How Aquarium Societies Can Help You Avoid Common Fish Keeping Mistakes
Where can aquarium fish hobbyists go for general information and help? Hobbyist organizations are an excellent source of knowledge in all aspects of the hobby, and can provide great tips on fish, systems, supplies, and local stores. There are local aquarium societies in many cities in the U.S. that cater to both freshwater and marine enthusiasts. There are also national hobbyist organizations that are even more specialized. These organizations can help you get to the next level, as my guest Bill Shields will tell you..
Bill Shields started keeping fish at the ripe old age of six. Sometime after college, Bill started working "officially" in the aquarium industry, becoming general manager of three Docktor Pet Centers in the Harrisburg, PA area. He joined the Susquehanna Aquarium Society in 1974 and was formally introduced to the organized portion of the hobby. He became very active in all facets of the society, and later joined other hobbyist organizations. During a hiatus from working in the retail aquarium industry, while Bill worked as an elephant handler and “midwife,” he and a group of eight formed the Tampa Bay Aquarium Society in 1992. In 1995, Bill was hired as a breeder for 5-D Tropical, Inc., an aquarium fish production and import/export facility in Plant City, Florida. Join us as Bill and I discuss aquarium fish hobbyist do’s and don’ts, and how to avoid common mistakes.
Bill Shields, a lifelong aquarium fish hobbyist who started keeping fish at the ripe old age of six, grew up in South Florida in the 1950's. During his youth, Bill's entrepreneurial streak had him collecting guppies and mollies from the town park's pond and trading them with the local fish store for other fish and supplies. After college and various jobs, Bill finally started working "officially" in the pet trade as a salesman, store manager and then, finally, general manager of three Docktor Pet Centers in the Harrisburg, PA area. During this time, an invitation to attend and join the Susquehanna Aquarium Society in 1974 became his formal introduction into the organized portion of the hobby. Not long after joining, he became Vice-President , President, and then member of the Board of the Directors; later he was named Hobbyist of the Year in 1976. After joining the American Killifish Association (AKA) in 1974, he realized he had jumped to the next level of the hobby.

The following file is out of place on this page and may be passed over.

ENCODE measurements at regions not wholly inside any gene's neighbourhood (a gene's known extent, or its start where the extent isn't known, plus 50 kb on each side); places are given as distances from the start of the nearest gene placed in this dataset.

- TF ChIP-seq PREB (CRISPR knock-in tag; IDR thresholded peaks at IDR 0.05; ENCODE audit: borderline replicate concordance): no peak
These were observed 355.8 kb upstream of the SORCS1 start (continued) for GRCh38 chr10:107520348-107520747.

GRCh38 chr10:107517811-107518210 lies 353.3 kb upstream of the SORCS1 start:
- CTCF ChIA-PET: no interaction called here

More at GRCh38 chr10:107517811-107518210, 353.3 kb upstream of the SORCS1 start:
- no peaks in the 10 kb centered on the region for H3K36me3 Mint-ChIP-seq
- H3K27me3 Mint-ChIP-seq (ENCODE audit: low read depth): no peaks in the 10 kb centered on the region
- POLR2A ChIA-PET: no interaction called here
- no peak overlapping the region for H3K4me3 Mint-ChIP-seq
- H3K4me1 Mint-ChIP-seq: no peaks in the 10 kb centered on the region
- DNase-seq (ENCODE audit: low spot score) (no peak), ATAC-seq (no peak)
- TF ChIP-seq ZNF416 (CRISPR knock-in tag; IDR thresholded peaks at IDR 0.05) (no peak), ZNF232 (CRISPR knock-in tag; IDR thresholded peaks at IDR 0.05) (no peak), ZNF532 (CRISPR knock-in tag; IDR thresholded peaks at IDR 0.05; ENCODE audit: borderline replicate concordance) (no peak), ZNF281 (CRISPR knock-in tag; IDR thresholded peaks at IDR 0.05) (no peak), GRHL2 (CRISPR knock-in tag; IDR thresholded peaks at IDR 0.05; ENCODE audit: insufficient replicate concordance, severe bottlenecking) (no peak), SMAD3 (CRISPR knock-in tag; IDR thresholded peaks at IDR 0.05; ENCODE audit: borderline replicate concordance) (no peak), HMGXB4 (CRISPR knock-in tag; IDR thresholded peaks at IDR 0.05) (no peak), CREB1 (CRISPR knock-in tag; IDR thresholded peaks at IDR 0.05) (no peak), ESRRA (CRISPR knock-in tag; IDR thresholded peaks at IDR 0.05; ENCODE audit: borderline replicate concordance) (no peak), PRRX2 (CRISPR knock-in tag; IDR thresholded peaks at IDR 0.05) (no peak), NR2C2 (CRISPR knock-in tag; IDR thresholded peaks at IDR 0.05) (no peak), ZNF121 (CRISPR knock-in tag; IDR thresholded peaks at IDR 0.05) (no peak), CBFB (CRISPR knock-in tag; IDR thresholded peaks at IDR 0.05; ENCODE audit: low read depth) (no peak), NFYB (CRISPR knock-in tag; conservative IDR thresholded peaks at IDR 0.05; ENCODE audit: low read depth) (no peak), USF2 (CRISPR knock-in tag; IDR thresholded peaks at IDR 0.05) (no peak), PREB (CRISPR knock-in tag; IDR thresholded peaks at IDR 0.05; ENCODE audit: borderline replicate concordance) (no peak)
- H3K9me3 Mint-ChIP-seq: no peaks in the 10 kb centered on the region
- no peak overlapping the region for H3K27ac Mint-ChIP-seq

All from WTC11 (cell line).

After a hiatus from the pet trade--during which he was an elephant handler and midwife for 37 Asian elephants births-- Bill's avocation became his vocation. His aquarium fish expertise earned him a position as a professional fish breeder at 5 -D Tropical Inc, an ornamental fish production and import/export facility, in Plant City, Florida where he has worked since 1995. Finding no organized fish club in Tampa, FL, Bill's life came full circle as he and eight other fish keepers founded the Tampa Bay Aquarium Society (TBAS; website: tbas1.com ) in 1992. Bill remains active with the TBAS and other hobbyist organizations. He has served on the committees for two national AKA conventions, in 2000 & 2006, as well as the 2009 North American Native Fish Association (NANFA) all held in the Tampa area. In addition, Bill manages the annual Aquarium Beautiful Competition for the Florida State Fair.